Livingston extended the lead to eight points by hitting a pair of free throws to open the fourth quarter. Wagner quickly responded for the Alumni with a jumper, but the hosts rattled off the next four points (a Milford jumper and a Seavey layup) to open up the first double-digit lead of the night, 37-27 with 3:40 to play.
Keene made it an eight point contest with a rebound layup, but Dunlop quickly countered with a driving layup and Livingston followed with two more free throws for the biggest lead of the evening, 41-29.
The Alumni went to a full-court press and was able to create turnovers that led to points. Lunblad successfully converted a three-point play (layup and a free throw) and Kidder added a layup to bring the Alumni to within seven (41-34) with a minute to play.
The Eagles sealed the deal in the waning seconds on a McGinley layup and Livingston capped the night with a three-pointer at the buzzer that drew nothing but the bottom of the net and a loud ovation.
Prior to the alumni game, hoop fans got an opportunity to see the traditional Conway versus Madison recreational boys game, and this year the Kennett varsity boys held a intra-squad scrimmage just before the alumni game.
"It was nice to get everyone together to kick off another basketball season," Meader said.
It's a busy week for the Eagles, who were in action Monday night at Fryeburg Academy for an exhibition game. They'll follow that up with a scrimmage at Laconia on Wednesday and then a trip to Dover on Saturday for the annual Oyster River Jamboree.
Kennnett will play its final preseason contest on Dec. 13 when it ventures to Concord High to play the Division I school.
"We'll treat the Concord scrimmage more like a regular season game," Meader said. "It'll be our last chance to work all the bugs out before opening night."
Kennett is scheduled to open the season on Tuesday, Dec. 17 when it hosts Portsmouth at 6:30 p.m.
Last Updated on Tuesday, 03 December 2013 00:05
by Lloyd Jones
FRYEBURG — Fred Apt, who has guided two different sports teams at Fryeburg Academy to state championships, is stepping away from the coaching ranks. He leaves as one of the most successful coaches in the school's history.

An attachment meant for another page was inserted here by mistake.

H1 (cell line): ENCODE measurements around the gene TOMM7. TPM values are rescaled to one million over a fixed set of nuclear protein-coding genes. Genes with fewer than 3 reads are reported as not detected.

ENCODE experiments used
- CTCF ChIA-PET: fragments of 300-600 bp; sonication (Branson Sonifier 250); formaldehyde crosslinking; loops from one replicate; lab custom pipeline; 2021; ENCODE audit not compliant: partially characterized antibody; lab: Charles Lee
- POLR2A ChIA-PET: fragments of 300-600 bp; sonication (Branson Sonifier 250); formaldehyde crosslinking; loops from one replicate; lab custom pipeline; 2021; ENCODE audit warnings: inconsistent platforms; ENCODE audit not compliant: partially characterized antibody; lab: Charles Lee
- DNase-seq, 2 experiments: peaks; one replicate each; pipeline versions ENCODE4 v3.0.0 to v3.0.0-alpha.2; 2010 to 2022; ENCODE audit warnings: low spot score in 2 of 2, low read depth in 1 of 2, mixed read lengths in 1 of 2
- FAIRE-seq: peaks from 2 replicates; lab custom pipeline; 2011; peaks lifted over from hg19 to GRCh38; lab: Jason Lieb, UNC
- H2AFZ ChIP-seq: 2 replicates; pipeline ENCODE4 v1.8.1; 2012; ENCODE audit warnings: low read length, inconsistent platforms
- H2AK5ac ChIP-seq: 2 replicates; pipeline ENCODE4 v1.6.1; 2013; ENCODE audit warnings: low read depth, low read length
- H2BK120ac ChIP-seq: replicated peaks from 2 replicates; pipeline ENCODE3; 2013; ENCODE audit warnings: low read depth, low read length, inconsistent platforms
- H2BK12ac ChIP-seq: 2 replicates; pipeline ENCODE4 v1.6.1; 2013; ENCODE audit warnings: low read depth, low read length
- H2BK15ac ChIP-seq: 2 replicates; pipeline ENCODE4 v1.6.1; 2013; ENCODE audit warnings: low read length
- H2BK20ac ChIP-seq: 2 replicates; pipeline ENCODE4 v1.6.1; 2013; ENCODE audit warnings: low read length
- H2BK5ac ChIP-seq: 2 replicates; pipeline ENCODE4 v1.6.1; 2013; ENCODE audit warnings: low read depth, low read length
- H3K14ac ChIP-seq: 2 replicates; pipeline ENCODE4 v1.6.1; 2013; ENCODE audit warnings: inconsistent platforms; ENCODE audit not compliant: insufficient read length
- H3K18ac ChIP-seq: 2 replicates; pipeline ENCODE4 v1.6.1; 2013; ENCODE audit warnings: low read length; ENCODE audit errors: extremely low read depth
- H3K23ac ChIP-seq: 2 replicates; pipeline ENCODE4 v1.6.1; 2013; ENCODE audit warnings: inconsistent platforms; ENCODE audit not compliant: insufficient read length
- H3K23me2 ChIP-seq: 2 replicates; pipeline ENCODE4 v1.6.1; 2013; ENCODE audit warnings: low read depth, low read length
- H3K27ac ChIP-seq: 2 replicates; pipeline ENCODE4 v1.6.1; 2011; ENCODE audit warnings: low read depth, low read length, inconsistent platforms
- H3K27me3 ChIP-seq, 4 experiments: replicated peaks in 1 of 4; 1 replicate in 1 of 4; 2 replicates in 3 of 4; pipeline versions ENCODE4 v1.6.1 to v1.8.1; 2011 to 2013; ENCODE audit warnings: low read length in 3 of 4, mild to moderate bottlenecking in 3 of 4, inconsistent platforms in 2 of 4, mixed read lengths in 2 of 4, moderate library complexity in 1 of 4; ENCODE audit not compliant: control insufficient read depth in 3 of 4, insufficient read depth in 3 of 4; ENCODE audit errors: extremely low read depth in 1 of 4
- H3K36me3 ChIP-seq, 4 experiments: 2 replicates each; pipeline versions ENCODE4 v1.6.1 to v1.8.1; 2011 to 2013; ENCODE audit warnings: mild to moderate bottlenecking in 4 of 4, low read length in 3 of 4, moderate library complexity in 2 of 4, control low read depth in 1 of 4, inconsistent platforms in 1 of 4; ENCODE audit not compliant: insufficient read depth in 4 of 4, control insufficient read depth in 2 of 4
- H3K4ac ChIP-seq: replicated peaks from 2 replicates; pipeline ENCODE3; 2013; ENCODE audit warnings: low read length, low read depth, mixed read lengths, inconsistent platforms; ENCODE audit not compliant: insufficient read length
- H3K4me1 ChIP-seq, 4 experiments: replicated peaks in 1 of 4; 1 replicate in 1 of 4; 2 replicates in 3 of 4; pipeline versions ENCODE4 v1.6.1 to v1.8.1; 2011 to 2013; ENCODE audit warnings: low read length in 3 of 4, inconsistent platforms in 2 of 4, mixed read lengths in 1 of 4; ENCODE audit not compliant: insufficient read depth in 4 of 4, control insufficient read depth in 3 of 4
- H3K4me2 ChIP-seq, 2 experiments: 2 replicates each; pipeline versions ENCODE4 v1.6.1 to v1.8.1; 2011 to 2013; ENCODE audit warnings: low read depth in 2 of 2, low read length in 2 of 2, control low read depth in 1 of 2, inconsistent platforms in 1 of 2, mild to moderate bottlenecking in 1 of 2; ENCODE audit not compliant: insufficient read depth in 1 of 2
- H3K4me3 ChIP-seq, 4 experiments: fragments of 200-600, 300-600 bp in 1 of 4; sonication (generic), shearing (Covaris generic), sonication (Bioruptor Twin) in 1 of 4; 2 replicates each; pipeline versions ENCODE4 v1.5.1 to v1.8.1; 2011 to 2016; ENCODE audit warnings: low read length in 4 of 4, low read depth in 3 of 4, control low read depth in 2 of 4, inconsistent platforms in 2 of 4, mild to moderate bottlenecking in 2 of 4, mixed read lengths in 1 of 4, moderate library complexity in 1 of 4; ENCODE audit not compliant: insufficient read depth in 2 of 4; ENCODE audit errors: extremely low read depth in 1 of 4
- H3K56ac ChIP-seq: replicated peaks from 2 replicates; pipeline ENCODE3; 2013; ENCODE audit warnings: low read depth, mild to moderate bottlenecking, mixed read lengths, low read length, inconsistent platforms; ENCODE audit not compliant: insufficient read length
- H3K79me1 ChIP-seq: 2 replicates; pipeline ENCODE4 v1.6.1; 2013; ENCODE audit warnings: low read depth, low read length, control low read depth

Apt, who has won three state championships in softball while putting the Raiders on the state map, and brought the Academy its one and only state boys ice hockey crown, announced recently he is retiring from coaching. He loved the opportunity to help guide young athletes over the years and leaves with a ton of memories — both from games and his players, it's the players he'll miss the most, but he's made lifelong friendships with his former players, something he'll cherish.
Apt's Raiders earned the first of their state championships in ice hockey in 2004, and the team took the community on one of the most thrilling rides ever to a title. They were the little team that could and ever gave up, beating a bunch of powerhouse programs with much deeper benches than theirs.
"That was a fun time," Apt said smiling. "We had a great time. You know, we didn't beat a team with a .500 or better record during the regular season. I think we were 12-4 (during the season) and then we went to Maranacook for the first round of the playoffs. We went there and beat them in double overtime. We were down 2-0 with a minute and a half to go and Bo (Apt, his son) scored two goals in the last minute. We went to overtime and after the first overtime we went to the locker room and Chris Charlong said, 'Coach, I can't go much longer,' and I said, 'Well, take the puck and put it in the net and we'll get out of here.' The opening face-off of the second overtime Jordan DaLong won it and got it to Bo, who hit Chris Charlong breaking in with a pass and Chris scored about 10 seconds into the second overtime and we won it."